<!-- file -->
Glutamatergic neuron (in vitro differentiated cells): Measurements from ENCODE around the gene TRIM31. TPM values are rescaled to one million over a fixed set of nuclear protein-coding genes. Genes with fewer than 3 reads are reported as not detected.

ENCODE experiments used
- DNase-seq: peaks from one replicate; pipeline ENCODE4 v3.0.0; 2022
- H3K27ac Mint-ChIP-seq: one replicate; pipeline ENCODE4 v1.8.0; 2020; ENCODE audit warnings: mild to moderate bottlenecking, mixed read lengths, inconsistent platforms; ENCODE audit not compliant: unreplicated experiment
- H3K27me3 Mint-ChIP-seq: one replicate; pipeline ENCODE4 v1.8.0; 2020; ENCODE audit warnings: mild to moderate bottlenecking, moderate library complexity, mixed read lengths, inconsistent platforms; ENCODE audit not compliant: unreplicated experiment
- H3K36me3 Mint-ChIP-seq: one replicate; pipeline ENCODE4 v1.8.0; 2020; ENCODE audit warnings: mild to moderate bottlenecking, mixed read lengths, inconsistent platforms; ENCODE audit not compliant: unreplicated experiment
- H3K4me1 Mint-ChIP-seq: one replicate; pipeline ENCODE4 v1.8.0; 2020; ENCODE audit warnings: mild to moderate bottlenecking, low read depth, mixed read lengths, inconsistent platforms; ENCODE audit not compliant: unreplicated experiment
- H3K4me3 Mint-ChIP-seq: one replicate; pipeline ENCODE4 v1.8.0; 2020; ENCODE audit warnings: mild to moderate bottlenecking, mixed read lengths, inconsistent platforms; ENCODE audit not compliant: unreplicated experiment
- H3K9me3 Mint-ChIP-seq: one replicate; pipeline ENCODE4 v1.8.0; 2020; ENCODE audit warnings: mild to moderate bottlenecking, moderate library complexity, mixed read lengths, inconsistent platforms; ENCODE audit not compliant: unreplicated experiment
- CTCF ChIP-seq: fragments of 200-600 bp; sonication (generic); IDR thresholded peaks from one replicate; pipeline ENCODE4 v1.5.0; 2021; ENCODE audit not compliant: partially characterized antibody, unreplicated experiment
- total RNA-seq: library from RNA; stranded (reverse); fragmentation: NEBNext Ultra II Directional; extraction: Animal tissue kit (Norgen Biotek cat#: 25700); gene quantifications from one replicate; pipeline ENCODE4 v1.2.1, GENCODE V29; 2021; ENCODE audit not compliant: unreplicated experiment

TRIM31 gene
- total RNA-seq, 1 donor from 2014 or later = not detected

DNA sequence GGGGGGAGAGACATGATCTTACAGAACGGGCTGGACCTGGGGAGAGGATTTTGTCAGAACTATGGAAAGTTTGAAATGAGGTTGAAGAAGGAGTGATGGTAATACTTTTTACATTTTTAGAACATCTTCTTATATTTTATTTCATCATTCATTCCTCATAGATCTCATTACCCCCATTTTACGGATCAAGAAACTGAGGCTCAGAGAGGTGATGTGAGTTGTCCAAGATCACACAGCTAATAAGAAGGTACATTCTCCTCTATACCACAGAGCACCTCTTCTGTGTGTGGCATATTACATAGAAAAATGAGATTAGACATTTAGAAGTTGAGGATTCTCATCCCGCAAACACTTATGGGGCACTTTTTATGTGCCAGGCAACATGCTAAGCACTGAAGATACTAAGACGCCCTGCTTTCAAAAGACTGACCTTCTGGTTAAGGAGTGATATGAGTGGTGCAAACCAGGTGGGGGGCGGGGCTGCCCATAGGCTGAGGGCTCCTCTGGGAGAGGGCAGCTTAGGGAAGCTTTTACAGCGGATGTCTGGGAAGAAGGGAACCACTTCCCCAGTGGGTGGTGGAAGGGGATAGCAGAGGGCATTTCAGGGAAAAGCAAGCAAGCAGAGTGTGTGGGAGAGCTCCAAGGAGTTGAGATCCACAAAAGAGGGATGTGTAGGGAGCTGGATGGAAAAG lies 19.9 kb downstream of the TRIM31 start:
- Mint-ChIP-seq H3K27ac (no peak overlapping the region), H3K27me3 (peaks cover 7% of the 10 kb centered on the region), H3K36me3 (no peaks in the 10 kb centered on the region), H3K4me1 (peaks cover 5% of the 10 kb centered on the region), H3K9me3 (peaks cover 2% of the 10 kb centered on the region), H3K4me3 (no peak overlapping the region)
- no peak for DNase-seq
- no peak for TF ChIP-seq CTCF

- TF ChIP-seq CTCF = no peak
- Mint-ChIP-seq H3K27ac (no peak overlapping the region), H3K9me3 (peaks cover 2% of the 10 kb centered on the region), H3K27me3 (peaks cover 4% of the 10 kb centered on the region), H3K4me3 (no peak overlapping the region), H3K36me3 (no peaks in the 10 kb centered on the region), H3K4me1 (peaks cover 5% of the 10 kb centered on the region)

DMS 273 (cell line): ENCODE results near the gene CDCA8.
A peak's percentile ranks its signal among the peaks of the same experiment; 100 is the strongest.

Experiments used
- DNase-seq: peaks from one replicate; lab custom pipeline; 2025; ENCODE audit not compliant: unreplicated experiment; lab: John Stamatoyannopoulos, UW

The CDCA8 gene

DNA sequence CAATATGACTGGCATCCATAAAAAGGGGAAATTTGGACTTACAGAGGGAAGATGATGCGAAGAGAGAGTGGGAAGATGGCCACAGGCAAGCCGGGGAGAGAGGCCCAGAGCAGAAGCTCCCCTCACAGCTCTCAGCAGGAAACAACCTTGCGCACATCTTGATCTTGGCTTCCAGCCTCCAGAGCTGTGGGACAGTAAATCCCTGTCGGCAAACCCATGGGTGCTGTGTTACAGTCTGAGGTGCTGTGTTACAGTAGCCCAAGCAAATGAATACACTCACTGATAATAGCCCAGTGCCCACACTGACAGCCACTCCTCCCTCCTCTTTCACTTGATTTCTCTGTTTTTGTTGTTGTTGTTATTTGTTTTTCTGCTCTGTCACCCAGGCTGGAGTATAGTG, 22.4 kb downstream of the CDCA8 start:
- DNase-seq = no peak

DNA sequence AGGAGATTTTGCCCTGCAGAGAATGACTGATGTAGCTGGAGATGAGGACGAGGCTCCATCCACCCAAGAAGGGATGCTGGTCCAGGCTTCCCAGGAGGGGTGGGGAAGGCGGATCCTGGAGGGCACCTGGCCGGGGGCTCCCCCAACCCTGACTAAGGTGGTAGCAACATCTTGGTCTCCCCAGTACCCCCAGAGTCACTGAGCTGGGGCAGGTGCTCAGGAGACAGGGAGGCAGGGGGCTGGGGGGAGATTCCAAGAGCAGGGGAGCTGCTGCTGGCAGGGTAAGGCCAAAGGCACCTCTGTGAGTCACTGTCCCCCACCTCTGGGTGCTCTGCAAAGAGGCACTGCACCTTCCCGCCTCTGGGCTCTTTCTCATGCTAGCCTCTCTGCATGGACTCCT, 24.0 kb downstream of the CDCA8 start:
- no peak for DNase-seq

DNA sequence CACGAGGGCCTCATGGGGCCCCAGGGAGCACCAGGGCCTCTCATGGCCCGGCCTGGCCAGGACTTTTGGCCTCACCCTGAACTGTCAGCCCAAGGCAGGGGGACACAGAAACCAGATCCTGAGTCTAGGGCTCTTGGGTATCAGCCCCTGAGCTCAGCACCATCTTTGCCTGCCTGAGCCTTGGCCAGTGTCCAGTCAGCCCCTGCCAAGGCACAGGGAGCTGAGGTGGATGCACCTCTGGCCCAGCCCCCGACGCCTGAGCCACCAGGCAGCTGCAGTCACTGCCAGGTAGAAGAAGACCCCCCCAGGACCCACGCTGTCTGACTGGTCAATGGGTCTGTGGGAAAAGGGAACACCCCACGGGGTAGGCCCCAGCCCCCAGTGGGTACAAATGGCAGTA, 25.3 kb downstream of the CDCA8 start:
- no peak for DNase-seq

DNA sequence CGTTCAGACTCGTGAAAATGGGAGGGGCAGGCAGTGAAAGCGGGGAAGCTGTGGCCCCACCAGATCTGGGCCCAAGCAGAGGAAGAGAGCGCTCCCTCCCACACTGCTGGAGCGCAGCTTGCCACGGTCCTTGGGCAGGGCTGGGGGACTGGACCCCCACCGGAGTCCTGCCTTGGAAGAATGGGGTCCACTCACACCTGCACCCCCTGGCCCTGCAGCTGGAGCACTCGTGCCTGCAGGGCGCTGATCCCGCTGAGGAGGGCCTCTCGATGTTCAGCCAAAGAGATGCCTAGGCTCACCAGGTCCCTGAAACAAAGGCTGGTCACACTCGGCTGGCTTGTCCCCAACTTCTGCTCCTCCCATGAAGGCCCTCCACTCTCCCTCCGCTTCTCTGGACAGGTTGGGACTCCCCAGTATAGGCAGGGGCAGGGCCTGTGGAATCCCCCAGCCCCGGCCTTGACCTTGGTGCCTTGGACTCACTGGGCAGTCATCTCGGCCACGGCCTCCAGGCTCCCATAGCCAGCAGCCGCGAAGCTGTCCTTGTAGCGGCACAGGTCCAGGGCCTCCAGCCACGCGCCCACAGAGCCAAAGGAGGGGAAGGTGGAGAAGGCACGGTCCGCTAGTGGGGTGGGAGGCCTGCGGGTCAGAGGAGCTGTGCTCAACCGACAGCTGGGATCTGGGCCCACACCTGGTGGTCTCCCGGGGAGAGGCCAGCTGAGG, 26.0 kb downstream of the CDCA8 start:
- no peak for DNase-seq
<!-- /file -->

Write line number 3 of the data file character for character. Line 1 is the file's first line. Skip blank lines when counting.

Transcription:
- DNase-seq: peaks from one replicate; pipeline ENCODE4 v3.0.0; 2022